Tax issues when living in your rental
Question from Jo updated on 27th March 2007:
Our expert responded:
When a person lives in their own rental property, then the property is not available for rent and any expenses incurred are not tax deductible. This is the case regardless of who or what owns house - an individual, company or trust. Any tax refunds will be in direct proportion to the split of expenses between when you were living in the house and when tenants were living in the house.
If on the other hand, you are one person taking a bedroom in your own rental property with say four bedrooms, then the expenses will be apportioned so that 75% of them are deductible and the other 25%, being your share, will not be tax deductible. Whenever a house is purchased as a long term buy and hold, it is wise to make sure this is well documented with the bank, your solicitor and accountant, to verify that your intention at the time of purchase was to own the property long term. That way, should you have to sell in the future, it will be unlikely that you have to pay tax on any gain you make.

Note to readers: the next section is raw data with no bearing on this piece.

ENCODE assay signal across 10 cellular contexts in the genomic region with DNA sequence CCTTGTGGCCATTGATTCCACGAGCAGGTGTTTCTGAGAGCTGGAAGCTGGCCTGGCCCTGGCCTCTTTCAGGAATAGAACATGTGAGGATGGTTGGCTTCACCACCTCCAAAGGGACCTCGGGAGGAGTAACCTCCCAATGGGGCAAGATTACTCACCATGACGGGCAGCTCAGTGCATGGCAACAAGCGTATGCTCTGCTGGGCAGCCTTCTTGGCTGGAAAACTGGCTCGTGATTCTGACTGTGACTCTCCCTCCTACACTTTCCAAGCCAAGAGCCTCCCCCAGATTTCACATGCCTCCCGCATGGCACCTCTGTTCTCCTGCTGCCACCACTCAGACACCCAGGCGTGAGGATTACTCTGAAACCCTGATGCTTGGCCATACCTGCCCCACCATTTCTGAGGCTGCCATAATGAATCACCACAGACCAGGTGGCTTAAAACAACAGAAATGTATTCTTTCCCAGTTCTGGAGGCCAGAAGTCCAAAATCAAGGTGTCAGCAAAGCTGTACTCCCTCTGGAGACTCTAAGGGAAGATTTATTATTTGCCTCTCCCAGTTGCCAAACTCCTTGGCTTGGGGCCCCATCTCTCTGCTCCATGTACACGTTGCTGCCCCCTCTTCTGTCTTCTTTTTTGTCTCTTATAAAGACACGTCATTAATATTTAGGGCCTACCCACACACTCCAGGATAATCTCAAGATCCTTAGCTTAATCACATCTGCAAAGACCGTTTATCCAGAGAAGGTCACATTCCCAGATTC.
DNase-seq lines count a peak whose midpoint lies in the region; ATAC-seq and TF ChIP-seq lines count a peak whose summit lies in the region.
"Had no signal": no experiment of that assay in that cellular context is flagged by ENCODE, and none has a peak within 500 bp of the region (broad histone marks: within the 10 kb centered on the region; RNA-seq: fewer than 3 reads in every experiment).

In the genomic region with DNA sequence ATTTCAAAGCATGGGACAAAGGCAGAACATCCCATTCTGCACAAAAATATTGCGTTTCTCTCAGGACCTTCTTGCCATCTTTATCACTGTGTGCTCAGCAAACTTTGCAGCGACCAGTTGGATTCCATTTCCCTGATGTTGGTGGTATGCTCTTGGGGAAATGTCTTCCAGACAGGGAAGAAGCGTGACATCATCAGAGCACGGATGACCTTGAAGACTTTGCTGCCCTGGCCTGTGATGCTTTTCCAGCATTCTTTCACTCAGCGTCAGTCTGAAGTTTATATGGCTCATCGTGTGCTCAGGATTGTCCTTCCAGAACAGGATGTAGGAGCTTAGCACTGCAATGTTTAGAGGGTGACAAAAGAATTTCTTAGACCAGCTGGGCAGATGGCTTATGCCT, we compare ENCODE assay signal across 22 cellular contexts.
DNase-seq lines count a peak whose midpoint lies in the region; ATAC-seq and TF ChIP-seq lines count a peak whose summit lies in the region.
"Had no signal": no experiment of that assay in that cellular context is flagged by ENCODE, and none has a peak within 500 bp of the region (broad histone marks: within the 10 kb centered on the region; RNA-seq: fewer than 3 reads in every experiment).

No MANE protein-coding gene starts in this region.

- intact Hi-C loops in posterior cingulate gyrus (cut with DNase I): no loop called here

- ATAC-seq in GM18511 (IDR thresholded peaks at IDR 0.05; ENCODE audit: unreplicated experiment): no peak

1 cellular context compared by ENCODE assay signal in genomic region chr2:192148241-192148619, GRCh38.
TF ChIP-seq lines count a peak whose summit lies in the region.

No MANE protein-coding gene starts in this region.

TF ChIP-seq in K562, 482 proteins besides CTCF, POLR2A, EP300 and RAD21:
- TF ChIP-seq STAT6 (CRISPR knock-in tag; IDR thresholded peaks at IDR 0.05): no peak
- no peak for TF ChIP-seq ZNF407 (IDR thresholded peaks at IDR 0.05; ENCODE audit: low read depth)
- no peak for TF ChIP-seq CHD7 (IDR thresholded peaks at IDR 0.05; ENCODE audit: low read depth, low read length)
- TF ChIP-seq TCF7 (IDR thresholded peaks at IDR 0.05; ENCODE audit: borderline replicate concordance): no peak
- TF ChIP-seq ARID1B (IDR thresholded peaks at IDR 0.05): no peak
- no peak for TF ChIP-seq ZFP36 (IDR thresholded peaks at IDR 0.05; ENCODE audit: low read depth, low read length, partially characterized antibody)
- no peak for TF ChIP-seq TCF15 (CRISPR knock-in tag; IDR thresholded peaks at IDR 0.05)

Whether or not a person pays tax on their capital gain comes down to their intention at the time of purchase. Please be aware though that IRD will investigate people who own property for a short time before on-selling it - that information is publicly available. In owning a property for a short time, it will pay to document your reasons for selling the property and having evidence to support those reasons, otherwise you may end up with a tax bill that you weren't expecting. It always pays to take advice in situations like this.
Kenina Court is a director of Acorn Solutions Limited, an accounting firm dedicated to working with clients to help them create wealth. She is an avid property investor, entrepreneur and seminar presenter on asset protection and wealth strategies.